Mr. Frisby. For Sarah

I put on an old blue anorak, pulled up the hood, tugged on thick socks that were a gift from a Portland contributor when we filmed there, squeezed into my heavy walking boots, took my glasses off, snuck them in the front pocket of me anorak, and set off for a walk.
The rain pushing the branches down on the fir trees, the drops splattering on orange Pine needles. The air was clean and clear. Round past the boulder and down to the giant horse chestnut tree. Handfuls of wet, shiny conkers the colour of polished russet lay in the mud. The wet earth claggy and aromatic. The squirrels delight, bisquey acorns, scattered over the newly ploughed field. An aeroplane flew overhead interrupting the silence.
The rain tip tapped on big, yellowy Sycamore leaves and pit patted on my hood. By the time I got to the top field the rain sounded like a BBC sound artist scrunching crisp packets. Five sheep stood among 37 mole hills. They were little rams. I knew they weren’t ewes when I realised the dangly bits weren’t udders. We eyeballed each other for a while. I have a friend John whose sister had a farm in Derwent, Derbyshire. She named a cow after me. John had the ability to make sheep piss. He only had to stand and look at them and off they went. These rams, big heads and an indifferent stare, just looked at me munching the grass round the mole hills, not a tinkle in sight.
Round onto the stony road, tiptoeing over the sweet chestnuts, their shells split open like bawdy starfish. Then down to the avenue. The beeches and birches soaking up the rain.
I hugged my tree and Terry Frisby came to mind. He does every time I walk down the avenue. Terry wrote ‘There’s a Girl in my Soup’, a massive hit in the 70’s. The film starred Goldie Hawn and Peter Sellers and Terry made his name. The son of a railwayman, Terry went to drama school, had an actors voice, was a staunch Social Democrat, and was even more nit-picky than the old git. I met Frizz – as he was called – in 1971. We made two films together about the history of Pantomime and the History of Sadlers Wells and we made each other laugh.
He asked me to move in with him. I was a young actress just starting out so the offer of a room in a house on Fulham Palace Road was irresistible. He never took rent. He wanted me to stand behind him and encourage him to write. I refused. Now I would have obliged knowing how lonely the writing process can be. Mr. Frisby introduced me to bijou bistros in Chelsea, taught me how to order fancy French food, showed me how to make the perfect omelette which he had learnt how to cook in Canne, took me to the cinema and got me my first proper theatre job at The Royal Court Theatre in Sloane Square. ‘Sense of Detachment’ was written by John Osborne. Denise Coffey and Rachel Kempson starred in it and I understudied them both. Frisby and I sat in the front row. We were cast as a middle class couple whose job it was to heckle the actors on stage. We were very nearly fired for corpsing, which is the term for those hysterical giggles actors get that are uncontrollable. We corpsed our way through the run.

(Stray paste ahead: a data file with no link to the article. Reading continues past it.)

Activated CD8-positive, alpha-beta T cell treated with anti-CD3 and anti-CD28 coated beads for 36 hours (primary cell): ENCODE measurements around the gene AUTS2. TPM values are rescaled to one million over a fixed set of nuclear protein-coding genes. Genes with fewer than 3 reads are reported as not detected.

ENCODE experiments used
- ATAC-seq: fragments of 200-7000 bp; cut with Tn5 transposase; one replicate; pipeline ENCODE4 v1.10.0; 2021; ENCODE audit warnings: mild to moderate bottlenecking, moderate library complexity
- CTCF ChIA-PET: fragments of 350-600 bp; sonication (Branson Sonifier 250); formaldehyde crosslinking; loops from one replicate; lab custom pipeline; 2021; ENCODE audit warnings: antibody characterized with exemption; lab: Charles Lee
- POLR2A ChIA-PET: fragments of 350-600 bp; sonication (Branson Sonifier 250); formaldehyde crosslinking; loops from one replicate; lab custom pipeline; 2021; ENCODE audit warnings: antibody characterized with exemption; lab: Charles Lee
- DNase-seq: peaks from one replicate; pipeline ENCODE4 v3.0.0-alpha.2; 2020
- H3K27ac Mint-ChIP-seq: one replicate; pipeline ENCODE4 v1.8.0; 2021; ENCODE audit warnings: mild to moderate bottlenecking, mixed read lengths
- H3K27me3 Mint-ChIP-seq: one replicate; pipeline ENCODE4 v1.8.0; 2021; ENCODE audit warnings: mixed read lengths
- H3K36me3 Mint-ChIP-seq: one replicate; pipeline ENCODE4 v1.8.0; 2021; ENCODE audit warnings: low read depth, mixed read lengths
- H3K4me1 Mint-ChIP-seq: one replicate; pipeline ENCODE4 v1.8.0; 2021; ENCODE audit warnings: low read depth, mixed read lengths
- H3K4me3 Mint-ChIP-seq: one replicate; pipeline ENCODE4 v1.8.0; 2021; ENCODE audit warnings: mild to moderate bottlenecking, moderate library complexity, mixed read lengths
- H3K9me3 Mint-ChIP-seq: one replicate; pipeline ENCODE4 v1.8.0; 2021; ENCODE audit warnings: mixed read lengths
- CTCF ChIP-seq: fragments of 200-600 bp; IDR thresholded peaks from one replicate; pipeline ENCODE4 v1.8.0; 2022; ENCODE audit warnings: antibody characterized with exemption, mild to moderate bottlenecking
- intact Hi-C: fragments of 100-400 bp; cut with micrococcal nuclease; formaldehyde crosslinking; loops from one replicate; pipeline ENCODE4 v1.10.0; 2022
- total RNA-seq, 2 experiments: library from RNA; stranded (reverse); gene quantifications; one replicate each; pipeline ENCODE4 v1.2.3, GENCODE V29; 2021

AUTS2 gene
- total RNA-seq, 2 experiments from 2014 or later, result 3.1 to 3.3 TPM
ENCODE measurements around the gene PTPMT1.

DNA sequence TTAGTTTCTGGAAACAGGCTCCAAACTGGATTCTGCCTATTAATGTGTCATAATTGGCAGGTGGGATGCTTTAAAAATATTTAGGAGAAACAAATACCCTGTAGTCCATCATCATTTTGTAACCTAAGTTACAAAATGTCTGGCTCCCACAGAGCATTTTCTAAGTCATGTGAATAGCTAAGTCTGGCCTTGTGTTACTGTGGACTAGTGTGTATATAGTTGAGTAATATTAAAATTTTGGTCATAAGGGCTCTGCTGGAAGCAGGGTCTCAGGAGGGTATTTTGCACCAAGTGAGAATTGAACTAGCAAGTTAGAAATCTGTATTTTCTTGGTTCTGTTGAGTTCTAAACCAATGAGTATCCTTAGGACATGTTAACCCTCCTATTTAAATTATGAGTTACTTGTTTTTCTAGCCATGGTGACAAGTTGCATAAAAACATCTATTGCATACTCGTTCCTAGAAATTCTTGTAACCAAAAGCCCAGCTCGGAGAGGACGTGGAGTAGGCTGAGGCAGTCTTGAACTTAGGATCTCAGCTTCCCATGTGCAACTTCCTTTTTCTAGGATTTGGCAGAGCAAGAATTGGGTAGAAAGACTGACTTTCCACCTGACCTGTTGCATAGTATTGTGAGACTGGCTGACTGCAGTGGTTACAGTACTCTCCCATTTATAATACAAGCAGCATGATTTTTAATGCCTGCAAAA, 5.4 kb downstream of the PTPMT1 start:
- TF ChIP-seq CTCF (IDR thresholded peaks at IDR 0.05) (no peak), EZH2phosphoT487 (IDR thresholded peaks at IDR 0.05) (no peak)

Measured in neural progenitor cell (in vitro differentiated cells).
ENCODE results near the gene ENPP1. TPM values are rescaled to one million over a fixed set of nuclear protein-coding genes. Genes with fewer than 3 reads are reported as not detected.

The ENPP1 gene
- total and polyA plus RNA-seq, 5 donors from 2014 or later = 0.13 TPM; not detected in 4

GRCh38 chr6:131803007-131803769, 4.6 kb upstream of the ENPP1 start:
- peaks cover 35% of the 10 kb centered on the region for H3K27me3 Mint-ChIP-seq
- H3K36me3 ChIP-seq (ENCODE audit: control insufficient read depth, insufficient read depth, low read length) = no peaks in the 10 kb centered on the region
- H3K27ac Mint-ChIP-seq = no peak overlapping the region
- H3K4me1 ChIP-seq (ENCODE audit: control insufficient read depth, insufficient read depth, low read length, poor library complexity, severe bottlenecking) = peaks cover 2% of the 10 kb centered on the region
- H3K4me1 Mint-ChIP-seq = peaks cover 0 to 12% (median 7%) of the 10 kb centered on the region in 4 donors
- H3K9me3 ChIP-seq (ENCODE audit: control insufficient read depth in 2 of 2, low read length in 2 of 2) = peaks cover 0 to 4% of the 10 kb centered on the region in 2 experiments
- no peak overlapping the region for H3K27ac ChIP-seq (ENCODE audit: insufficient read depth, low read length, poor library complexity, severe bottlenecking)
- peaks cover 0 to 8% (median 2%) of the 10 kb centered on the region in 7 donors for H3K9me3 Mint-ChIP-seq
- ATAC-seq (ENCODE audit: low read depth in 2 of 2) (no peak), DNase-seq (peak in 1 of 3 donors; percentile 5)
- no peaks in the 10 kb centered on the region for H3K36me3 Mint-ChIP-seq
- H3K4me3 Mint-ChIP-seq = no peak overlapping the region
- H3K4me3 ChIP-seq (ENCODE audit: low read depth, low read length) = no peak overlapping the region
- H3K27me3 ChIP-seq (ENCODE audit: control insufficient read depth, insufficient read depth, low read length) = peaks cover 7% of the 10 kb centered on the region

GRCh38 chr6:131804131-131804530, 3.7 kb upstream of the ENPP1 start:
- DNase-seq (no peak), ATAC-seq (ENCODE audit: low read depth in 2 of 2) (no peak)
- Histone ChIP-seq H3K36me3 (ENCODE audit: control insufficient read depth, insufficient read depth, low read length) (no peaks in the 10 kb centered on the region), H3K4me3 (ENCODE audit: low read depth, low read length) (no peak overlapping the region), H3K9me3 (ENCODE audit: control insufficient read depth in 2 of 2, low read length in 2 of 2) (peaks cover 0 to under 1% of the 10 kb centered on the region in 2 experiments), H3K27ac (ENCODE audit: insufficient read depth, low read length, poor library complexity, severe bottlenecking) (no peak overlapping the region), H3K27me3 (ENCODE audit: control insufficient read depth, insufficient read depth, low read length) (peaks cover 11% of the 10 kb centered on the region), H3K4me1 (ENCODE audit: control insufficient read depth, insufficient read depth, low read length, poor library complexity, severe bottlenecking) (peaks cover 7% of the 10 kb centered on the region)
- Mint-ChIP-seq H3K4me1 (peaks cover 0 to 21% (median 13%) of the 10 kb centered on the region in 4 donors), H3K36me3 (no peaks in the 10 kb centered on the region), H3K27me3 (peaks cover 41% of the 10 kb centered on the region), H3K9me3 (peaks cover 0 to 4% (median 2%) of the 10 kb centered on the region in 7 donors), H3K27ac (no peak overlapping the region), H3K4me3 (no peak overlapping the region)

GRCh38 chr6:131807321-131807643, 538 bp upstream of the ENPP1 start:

Terry was a pro-am golfer. His stories were typical of the tales that golfers tell. Like the time he was playing with Roy Castle in a tournament for charity. Terry hit a shot then retired into the bushes to relieve himself. When he returned to the game he had dribbled onto his beige trousers. So embarrassed was he that he concentrated on taking his next putt. It was a magnificent shot, coming to rest on the rim of the hole. The crowd sighed a collective sigh. Roy Castle, was electrified by Frisby’s performance and said under his breath;
“Thank God he didn’t shit himself.”
When I left his house in Fulham, I went on the road, on Terry’s advice, and so started my career. We always kept in contact. I watched his hands wrinkle and his voice deepen. Even as we both grew older we still made each other laugh. And then I decided to have a baby. I have a photograph of me pregnant, walking down the avenue, Terry holding my right hand and my mother holding my left. Every time I get to my tree I stop and think about them. Today felt melancholy, surrounded by brown – the colour of the Earth was comforting and nurturing
He died on April 23rd, aged 87. Fitting it was Shakespeares birthday. Covid meant I couldn’t go to the funeral, but his son posted a video of the service over his ecological coffin.
I miss him.

1 thought on “Mr. Frisby. For Sarah”

  1. Bawdy starfish … sweet!
    I think I met him once at an agency in Covent Garden when I assisted an agent; my boy was about 18 months old or so. I recall with some pride I actually negotiated a higher rate for an actor in a radio play. She was impressed.
    He was a good guy.

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